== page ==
28 February 2006
The Internal Revenue Code is full of odd provisions, but none is odder in practice that Section 29, the Credit for producing fuel from a nonconventional source. While it has noble beginnings—attempts in the late 1970s to create a market for synthetic fuels—its primary use for the last decade has been to allow clever corporations to spray liquids on coal and claim—abracadabra—that a new fuel, worthy of a generous tax credit, has someone been created. It is hardly a secret that Section 29 credits are subsidizing thoroughly useless activities, to the tune of bill\ions of dollars per year. (We wrote about this subject in 2004.)
One of the few wholly good things about high oil prices was that they would eliminate, by statute, the subsidy that these tax credits create. But not anymore, thanks to stalwart conservatives Rick Santorum and Orrin Hatch. These two intrepid watchdogs against government waste were instrumental in sneaking language into the 2005 Tax Relief Act that pretended that the subsidy was still needed. As a Time magazine report notes, the fake energy industry has some dear friends in Washington.
[A] select group of investors and companies will walk away with billions of dollars in tax subsidies, not from oil but from the marketing of a dubious concoction of synthetic fuel produced from coal and dependent on government tax credits tied to the price of oil.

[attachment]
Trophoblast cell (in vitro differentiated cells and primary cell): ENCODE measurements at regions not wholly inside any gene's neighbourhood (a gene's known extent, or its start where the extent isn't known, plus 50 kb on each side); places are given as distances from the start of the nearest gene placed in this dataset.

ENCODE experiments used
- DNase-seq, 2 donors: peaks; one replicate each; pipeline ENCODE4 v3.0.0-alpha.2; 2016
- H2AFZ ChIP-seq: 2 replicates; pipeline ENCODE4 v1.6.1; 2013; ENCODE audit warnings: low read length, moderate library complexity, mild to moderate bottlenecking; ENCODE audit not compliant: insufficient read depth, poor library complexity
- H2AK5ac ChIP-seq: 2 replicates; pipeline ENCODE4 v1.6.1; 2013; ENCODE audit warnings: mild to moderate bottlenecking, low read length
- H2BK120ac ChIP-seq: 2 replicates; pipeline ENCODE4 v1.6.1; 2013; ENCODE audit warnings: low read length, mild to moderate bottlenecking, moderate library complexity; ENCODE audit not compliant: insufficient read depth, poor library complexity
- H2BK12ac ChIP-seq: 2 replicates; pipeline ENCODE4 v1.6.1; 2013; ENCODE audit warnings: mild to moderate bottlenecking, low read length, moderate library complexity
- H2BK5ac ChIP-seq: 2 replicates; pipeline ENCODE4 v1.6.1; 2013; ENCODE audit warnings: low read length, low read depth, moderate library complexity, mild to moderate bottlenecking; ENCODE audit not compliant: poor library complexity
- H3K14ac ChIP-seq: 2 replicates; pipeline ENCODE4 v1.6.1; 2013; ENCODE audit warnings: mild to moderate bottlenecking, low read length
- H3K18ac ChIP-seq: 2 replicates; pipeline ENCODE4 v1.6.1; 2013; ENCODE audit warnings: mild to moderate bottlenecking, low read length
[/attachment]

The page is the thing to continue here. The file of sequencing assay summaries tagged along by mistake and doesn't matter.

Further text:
From 2003 through 2005, TIME estimates, the synfuel industry raked in $9 billion in tax credits. That means the lucky few collectively cut their tax bills by that amount, which would be enough to cover a year's worth of federal taxes for 20 million Americans who make less than $20,000 a year and pay income taxes. How important is the tax credit to synfuel producers? In its latest annual report, Headwaters Inc., a Utah-based purveyor of synfuel processes and substances, says flatly, "Headwaters does not believe that production of synthetic fuel will be profitable absent the tax credits."...
The coal can look and burn like regular coal. The IRS rule for transforming coal into synfuel—and getting the tax credit—requires only that the substance be chemically altered in some way. The alchemy that satisfies the IRS is a simple process: some plants spray newly mined coal with diesel fuel, pine-tar resin, limestone, acid or other substances—a practice that industry critics call "spray and pray." Other operators mix coal-mining waste with chemicals, coat it with latex and blend it with untreated coal to form briquettes....
Today about 55 such plants around the U.S. process 125 million tons of coal or, in many cases, coal waste from an earlier mining era. For owners and operators, the whole point isn't creating a profitable new energy resource for the U.S.; it's about collecting the tax subsidy. Progress Energy Inc. of Raleigh, N.C., which owns electric utilities that serve portions of the Carolinas and Florida, reported in a filing with the Securities and Exchange Commission that in 2002-04 its synfuel-production losses added up to $400 million. No problem: the company claimed $852 million in tax credits, magically transforming a money-losing operation into a money-making business with $452 million in profits—courtesy of the American taxpayer. And that's not all. Like other synfuel producers, Progress Energy can't immediately use all the tax credits it mines because of tax-law limitations. As of Dec. 31, 2004, it was sitting on $745 million in deferred credits that it can write off against future earnings for years to come. And Progress Energy is not alone. Plants run by DTE Energy Co. of Detroit generated $1.2 billion in tax credits during the same years....